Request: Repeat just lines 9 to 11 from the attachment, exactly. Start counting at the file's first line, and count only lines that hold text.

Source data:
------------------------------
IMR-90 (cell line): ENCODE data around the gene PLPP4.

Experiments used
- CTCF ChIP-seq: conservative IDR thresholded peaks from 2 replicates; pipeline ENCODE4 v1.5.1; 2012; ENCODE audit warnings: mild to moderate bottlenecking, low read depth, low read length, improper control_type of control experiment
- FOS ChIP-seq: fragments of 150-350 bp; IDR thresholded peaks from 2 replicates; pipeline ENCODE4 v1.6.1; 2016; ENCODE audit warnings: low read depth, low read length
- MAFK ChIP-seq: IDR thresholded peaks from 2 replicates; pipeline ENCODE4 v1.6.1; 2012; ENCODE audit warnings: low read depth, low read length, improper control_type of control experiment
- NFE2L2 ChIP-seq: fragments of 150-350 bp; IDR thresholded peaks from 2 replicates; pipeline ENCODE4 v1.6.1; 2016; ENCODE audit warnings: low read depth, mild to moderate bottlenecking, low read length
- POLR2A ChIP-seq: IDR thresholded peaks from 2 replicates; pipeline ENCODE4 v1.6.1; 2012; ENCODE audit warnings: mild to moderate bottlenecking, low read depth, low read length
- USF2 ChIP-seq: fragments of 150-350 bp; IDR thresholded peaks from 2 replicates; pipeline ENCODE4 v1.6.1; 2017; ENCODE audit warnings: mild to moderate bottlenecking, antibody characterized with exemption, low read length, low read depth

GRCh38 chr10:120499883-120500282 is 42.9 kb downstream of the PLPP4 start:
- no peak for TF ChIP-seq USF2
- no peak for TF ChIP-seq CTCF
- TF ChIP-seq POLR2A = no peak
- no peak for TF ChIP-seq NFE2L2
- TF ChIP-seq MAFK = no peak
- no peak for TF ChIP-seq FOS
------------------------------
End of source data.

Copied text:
GRCh38 chr10:120499883-120500282 is 42.9 kb downstream of the PLPP4 start:
- no peak for TF ChIP-seq USF2
- no peak for TF ChIP-seq CTCF